Saturday, 30 April 2011

Pet Basic Skills: Stay

Posted by Blog Administrator at 22:52
Teaching a pet to stay is not always easy, but it is very useful. Your pet will need to know how to sit or lie down first. Begin by putting him in a sit or a down. Once he is in position, say “stay” and put your open palm in front of his face. This will be your stay signal.
 
Wait just a few seconds, and if he hasn’t moved (you shouldn’t give him enough time to), say “good!” and give him a treat while he is still in position. You can’t ask your pet to stay forever. He needs to know that stay means “stay there until I tell you that you don’t have to stay anymore.” You’ll use a word such as “okay!” to let him know that he can get up and move around. This is called a release word.  

 
To practice the stay, ask your pet to sit or lie down, give the “stay” cue, wait a few seconds, and then give him a treat and say “okay!” Gradually increase the time he has to stay in position to get the treat. When he gets good at this, don’t always release him right after he gets the treat. Have him stay for a few seconds, give him a treat, and then have him stay a little longer before he gets another treat and is released.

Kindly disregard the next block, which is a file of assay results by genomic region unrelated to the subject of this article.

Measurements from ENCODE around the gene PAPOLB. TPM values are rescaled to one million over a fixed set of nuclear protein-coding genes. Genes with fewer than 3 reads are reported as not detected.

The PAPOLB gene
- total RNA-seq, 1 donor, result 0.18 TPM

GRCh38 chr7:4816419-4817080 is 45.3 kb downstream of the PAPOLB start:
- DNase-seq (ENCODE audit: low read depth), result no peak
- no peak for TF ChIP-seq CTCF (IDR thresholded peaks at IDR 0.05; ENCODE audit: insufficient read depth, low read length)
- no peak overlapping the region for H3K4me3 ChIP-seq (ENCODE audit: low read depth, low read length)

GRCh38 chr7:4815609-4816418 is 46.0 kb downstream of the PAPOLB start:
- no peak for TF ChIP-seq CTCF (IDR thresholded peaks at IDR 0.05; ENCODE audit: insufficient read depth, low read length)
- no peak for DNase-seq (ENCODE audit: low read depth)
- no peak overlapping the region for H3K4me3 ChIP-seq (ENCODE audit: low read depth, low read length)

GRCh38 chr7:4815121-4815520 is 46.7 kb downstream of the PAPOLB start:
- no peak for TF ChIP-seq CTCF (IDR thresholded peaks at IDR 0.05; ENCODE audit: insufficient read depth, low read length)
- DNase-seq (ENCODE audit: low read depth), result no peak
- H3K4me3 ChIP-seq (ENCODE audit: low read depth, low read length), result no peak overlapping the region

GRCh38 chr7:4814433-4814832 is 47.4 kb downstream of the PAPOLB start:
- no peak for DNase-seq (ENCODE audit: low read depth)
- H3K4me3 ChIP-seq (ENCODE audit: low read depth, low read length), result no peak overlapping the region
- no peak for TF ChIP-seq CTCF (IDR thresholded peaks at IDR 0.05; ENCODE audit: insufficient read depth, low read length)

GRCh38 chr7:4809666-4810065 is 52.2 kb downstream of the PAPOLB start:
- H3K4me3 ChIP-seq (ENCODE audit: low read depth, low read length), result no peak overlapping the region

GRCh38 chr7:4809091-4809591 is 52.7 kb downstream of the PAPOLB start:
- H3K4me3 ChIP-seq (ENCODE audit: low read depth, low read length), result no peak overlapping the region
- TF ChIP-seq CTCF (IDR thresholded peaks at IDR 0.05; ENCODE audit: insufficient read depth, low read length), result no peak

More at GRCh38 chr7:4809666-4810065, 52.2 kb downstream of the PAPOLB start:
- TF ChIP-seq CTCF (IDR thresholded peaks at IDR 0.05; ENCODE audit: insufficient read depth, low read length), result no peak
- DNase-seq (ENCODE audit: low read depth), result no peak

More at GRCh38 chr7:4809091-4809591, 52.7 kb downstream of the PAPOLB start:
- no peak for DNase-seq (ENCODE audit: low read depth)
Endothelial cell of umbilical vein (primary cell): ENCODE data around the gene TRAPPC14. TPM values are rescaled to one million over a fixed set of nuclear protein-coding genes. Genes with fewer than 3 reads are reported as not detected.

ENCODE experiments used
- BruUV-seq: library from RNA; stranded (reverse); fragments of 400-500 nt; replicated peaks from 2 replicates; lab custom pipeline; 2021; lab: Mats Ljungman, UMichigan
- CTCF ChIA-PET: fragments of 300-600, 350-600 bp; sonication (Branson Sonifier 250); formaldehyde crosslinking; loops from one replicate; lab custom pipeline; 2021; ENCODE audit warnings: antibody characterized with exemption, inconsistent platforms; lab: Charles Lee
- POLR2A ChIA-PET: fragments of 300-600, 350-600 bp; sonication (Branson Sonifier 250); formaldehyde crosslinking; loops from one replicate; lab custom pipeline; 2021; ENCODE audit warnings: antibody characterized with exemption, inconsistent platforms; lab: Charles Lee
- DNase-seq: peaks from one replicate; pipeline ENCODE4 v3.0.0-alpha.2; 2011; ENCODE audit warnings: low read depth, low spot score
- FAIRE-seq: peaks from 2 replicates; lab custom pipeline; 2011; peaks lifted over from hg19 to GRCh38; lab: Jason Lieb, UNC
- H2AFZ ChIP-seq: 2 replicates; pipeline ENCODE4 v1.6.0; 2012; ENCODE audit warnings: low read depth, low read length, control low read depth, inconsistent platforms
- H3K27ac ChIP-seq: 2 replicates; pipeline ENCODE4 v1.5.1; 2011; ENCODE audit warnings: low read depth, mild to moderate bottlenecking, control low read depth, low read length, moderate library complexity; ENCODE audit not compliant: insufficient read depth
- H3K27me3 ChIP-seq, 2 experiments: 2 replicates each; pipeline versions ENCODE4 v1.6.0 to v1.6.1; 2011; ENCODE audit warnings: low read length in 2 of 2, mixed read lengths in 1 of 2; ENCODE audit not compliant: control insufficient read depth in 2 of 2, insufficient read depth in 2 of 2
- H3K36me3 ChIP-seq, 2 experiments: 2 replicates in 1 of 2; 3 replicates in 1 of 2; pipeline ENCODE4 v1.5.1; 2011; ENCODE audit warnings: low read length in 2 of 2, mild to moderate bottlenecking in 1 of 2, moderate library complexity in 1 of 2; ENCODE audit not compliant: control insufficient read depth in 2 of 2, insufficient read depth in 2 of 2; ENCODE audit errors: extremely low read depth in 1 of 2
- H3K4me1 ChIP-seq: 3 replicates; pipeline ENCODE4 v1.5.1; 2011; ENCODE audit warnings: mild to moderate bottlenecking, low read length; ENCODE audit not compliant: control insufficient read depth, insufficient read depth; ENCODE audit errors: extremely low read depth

If he has trouble, go back to a shorter length of time. Remember that this will take awhile for him to learn, and be patient. Once your pet is beginning to get the idea, you can start adding distance. Start by going only a step or two away for a short amount of time.
 
 As he grows more confident, you can increase the distance you step away from him. Eventually you will even be able to go around corners and out of sight without him getting up— although that takes a lot of time and practice. If your pet gets up before you release him, quietly lead him back to where he is supposed to be and put him back in position. Then repeat the cue “stay” and try again for a shorter time. If your pet is staying but looks like he might get up, try reminding him by repeating “stay” in a quiet voice. Hearing the cue again may remind him of what he’s supposed to be doing. To get a reliable stay, you will need to practice in many different places.
 
For dogs and cats, this means practicing both outdoors and indoors—especially with dogs. When you’re working outdoors, unless your pet is 100 percent reliable on the come cue, keep him on leash or in a fenced enclosure. Be patient when you and your pet are working near new distractions.
 
Most pets have trouble realizing that an old cue in a new situation is really just the same old thing. Your pet may need help remembering what you want him to do.
 
Go back to short times and distances, and work your way up in each new place. You will be able to increase your time and distance more quickly because your pet already knows what he should do. He just needs to understand how to apply it to a different setting.
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